Four years back I designed and built my own home for my family, and I was scared. Our budget was of course tight, and our time parameters and I was scared. I came in three weeks early, seven grand under budget and we took the money and went on a trip with the whole family afterwards. I was just delighted and had no idea what happened! I was my own client, my own contractor, my own designer. And somehow I made it work even though I thought I’d be the last person who I could wrangle into place. Somehow it worked out and I’m now I’m trying to sort of learn from that!


If owners don’t know what’s going on, they find out at the end. If they know what’s going on, especially if they think there may be a cost associated with delays, they often get involved in a way that provides a lot more accountability for the entire team of collaborators.

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I think letting marketing agencies run the direction for your brand (and I used to work in a marketing agency) I think is really not the way to go. You own your brand, you’re working on a day to day, so you should lead that.


I think if the schedule is unrealistic, you’ve either got to bow out, or you’ve got to be even more clear. I mean, I was waving my arms, but I probably should have just said, if this is going to be the case, let’s terminate. It was a great project, so that would have been hard. But you can’t put CA into a project for 12 or 18 months, and not get paid.


We had a team that was two years behind schedule, so they we’re already discouraged. We got the owner to speak to the team and say: “This is a real priority for me – I need to get this done” to get buy in from the team. And you can’t task the team to figure it out: you have to give them the plan. Here’s how we’re going to do it. Here’s how we’re going to sequence it… to lay out a complete strategy on how you’re going to accomplish it.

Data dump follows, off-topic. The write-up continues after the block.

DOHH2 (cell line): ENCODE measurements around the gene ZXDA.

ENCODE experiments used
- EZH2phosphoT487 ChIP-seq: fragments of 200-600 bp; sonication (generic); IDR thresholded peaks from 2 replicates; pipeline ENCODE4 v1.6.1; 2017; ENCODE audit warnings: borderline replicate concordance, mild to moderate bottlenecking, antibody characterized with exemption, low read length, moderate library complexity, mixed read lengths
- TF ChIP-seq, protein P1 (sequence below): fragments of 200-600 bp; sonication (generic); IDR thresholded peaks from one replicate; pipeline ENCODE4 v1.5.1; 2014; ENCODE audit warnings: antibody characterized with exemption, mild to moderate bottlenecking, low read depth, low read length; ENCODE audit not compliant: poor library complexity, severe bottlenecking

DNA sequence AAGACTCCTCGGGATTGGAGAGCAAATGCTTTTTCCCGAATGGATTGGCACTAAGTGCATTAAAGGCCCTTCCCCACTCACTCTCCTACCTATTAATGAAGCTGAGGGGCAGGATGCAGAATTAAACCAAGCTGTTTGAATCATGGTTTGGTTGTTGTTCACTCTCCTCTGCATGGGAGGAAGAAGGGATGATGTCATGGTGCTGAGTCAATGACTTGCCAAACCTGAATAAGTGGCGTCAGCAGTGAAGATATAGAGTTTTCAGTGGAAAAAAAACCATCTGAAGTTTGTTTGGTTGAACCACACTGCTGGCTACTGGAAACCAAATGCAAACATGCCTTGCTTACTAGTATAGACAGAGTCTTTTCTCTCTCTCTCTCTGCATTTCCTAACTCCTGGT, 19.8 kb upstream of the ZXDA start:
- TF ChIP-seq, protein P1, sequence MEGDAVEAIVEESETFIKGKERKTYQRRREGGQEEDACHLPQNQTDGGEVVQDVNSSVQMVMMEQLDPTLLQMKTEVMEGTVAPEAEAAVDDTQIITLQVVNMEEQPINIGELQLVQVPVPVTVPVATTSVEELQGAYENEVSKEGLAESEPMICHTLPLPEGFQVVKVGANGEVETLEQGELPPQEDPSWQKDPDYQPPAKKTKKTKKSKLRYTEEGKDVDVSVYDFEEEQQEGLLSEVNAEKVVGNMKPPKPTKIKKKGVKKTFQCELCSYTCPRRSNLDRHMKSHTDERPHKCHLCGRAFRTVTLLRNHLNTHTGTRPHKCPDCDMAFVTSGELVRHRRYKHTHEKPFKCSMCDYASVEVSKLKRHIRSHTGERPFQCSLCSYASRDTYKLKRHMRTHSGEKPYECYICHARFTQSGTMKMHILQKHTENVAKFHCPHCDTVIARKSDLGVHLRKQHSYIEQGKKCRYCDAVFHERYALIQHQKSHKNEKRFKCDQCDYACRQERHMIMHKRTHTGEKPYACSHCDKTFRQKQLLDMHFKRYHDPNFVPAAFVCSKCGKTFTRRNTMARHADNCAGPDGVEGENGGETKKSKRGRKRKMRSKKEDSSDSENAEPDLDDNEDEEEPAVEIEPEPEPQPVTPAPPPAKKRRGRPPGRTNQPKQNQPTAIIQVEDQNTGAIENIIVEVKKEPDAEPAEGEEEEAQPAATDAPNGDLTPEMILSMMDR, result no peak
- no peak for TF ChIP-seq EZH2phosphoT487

I did a project on Park Avenue, a 15 storey building that turned into a 17 story building, on cinder slabs where the owner did not want to spend what we asked them to do, about $75,000 worth of probes. They said no, we’re only going to do 20 probes. That extra $55,000 turned into four and a half million dollars of change orders due to not finding corrosion in exactly areas we wanted to look, because the conditions were not what we had guessed they were.


I have always struggled with getting my scope of work to be delivered on time. Usually, when I’m working with a business, they are taking time out of the professional service delivery part of their job to work with me on the business. Distractions pop up all the time and meetings get cancelled. And for me, that is a very difficult problem, because essentially, I sell my time. And if I have booked a meeting, and someone cancelled it literally five minutes before that is lost time and I, you know, budget a certain amount of client work every quarter, and if I don’t deliver it, then it’s lost. And that’s a very personal income hit. In fact, just last week, there were four meetings cancelled, and it’s difficult to say to people, I am going to charge you for this missed meeting, because it just tends to foull the relationship. 18 months ago, there was a client in particular, who kept canceling meetings and postponing scope delivery to the point where it was really causing me a great deal of difficulty, and I subsequently addressed this by creating a new clause in my contract language. What I’ve done is to declare that the scope is valid for a particular period of time. So typically, if it’s a four month scope, it’s to be delivered in six months of time. And anything beyond that six months triggers additional fees, not only a fee to restart the work, but also a premium applied on top of the original price to deliver the remainder of the scope.